We appreciate both the frustration behind, and the intent of, Brad Glosserman’s “Launch the Perry Process 2” (PacNet #30) calling for a major review of US policy toward North Korea. But we respectfully disagree. As Karl Marx pointed out, history repeats itself, first as tragedy, the second time as farce.
It is not obvious to us what a policy review would produce – even if you had George Kennan himself overseeing it. We have 25 years of trial and (no small amount of) error in trying to resolve the North Korea nuclear problem. It is difficult to believe that the problem is a deficit of imagination or creativity.
Beginning in 1991 with the first Bush administration, we tried, sending then Undersecretary of State Arnold Kanter to meet with very senior North Koreans. He proposed the basic tradeoff in general terms: give up your nuclear program and receive an array of security guarantees and economic benefits.
That eventually played out into the 1994 Agreed Framework, which offered Pyongyang two light-water reactors, a security guarantee, and moves toward normalized relations. To be fair, the profound distrust and perceived violations on both sides gradually unraveled that accord.
That led to the Perry Process, which was mandated by Congress, in an effort to salvage the Agreed Framework. Bill Perry was a fine choice and did a superb job. In the end, he offered North Korea the idea of more for more, with each side taking parallel actions leading to a grand bargain. That began to fizzle when Pyongyang failed to provide adequate verification of its missile program.
Finally, in 2002, when the US discovered that Pyongyang was secretly pursuing uranium enrichment as an alternative path to a bomb and called them on it, the Agreed Framework collapsed.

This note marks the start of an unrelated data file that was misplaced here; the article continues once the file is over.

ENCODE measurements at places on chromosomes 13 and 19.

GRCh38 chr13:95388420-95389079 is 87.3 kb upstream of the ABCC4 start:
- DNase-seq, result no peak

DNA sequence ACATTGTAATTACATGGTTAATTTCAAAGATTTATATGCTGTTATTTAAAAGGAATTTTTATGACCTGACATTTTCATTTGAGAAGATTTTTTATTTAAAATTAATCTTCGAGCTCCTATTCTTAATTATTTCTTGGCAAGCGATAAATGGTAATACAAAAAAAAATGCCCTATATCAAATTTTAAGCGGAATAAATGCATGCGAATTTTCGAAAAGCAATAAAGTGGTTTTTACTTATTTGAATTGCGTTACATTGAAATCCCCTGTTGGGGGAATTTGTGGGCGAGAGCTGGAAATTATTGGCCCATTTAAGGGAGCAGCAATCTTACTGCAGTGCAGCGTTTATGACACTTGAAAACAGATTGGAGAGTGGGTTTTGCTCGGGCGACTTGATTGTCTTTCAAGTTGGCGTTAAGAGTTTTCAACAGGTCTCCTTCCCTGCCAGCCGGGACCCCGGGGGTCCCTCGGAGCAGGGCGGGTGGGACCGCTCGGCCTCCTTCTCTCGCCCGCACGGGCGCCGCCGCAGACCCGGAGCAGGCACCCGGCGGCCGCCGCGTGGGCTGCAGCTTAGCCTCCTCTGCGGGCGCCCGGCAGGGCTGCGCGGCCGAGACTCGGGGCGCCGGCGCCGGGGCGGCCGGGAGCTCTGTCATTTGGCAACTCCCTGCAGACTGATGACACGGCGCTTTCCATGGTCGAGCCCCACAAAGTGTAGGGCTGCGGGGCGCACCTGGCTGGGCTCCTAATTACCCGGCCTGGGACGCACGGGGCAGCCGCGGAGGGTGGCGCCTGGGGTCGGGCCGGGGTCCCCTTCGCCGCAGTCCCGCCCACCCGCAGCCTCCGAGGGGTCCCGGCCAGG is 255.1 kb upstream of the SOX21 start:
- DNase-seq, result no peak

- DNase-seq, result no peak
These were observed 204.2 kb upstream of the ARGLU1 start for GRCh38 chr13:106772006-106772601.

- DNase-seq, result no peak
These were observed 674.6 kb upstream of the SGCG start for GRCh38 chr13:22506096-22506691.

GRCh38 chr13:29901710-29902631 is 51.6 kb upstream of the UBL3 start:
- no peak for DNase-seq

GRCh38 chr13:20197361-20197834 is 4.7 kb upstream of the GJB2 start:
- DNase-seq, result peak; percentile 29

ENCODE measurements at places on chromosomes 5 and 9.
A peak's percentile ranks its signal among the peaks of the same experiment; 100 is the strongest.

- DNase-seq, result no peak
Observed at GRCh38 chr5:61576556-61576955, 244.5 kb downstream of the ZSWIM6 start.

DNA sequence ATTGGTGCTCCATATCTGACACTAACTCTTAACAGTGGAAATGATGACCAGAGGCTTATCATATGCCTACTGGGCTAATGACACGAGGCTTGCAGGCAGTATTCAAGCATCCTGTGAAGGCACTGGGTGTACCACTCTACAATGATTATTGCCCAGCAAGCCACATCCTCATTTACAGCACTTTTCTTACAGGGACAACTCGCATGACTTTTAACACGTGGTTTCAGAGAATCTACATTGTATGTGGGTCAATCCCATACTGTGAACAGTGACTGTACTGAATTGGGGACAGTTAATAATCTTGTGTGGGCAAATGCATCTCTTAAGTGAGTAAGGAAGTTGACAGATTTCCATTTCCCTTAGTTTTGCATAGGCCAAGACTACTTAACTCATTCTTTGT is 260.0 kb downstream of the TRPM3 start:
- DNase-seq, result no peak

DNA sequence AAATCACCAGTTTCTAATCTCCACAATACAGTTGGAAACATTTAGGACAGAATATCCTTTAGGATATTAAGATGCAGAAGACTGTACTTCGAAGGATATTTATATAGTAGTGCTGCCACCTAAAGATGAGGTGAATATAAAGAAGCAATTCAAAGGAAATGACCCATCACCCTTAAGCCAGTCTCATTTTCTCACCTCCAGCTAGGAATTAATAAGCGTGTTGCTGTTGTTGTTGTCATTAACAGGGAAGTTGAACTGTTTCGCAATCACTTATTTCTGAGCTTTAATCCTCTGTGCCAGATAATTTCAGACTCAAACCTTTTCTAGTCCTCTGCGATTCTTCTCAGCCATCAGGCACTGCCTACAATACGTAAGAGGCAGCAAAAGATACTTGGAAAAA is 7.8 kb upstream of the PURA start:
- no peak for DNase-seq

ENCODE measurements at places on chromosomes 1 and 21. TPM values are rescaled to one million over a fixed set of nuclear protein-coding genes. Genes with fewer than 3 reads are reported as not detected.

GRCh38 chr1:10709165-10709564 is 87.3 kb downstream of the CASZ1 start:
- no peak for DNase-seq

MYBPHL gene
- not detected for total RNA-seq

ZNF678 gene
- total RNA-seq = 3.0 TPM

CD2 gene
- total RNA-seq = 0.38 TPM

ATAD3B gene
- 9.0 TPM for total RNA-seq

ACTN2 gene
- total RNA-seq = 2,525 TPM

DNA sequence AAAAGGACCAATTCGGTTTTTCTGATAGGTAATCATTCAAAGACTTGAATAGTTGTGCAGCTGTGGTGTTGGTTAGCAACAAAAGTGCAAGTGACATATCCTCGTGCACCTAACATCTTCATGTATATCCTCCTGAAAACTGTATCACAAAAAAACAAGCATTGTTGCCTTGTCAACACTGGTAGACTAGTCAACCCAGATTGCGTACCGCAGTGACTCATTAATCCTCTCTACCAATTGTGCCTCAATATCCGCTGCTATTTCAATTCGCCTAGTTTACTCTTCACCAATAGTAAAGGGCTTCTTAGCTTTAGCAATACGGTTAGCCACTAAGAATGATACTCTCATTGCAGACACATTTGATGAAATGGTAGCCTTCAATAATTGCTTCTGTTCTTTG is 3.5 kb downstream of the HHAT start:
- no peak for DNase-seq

Then the Six-Party Talks were launched. That led to the Sept. 19, 2005 agreement – yet another attempt at a grand bargain. That collapsed when North Korea failed to provide verification of nuclear activities. Enter the Obama administration. The president began by offering to extend a hand to North Korea. For his good will, he got punched in the face, as North Korea answered with ballistic missile and nuclear weapon tests. Nonetheless, US diplomats persevered, and the result was the Feb. 29, 2012 agreement: a mini bargain that offered food for freezing North Korean missile and enrichment programs and a pledge to return to the 2005 accord. But North Korea held another ballistic missile test, and that ended that.
We fear that behind the call for yet another review is an American conceit – the belief that every problem has a solution and that more dialogue leads to better understanding.
This is not the case. In fact, we understand each other all too well. That is a large part of the reason for our current impasse. North Korea understands what we want and the benefits that would accrue to them if they cooperate. This is the reason for our current impasse. Pyongyang has no interest in buying what we’re selling. North Korea has avoided Chinese-type reforms, fearing they would undermine the regime. It has tolerated small-scale markets and modest reforms that it can control and which preserve the regime. It has no interest in opening the country in ways that might threaten the Kim family dynasty.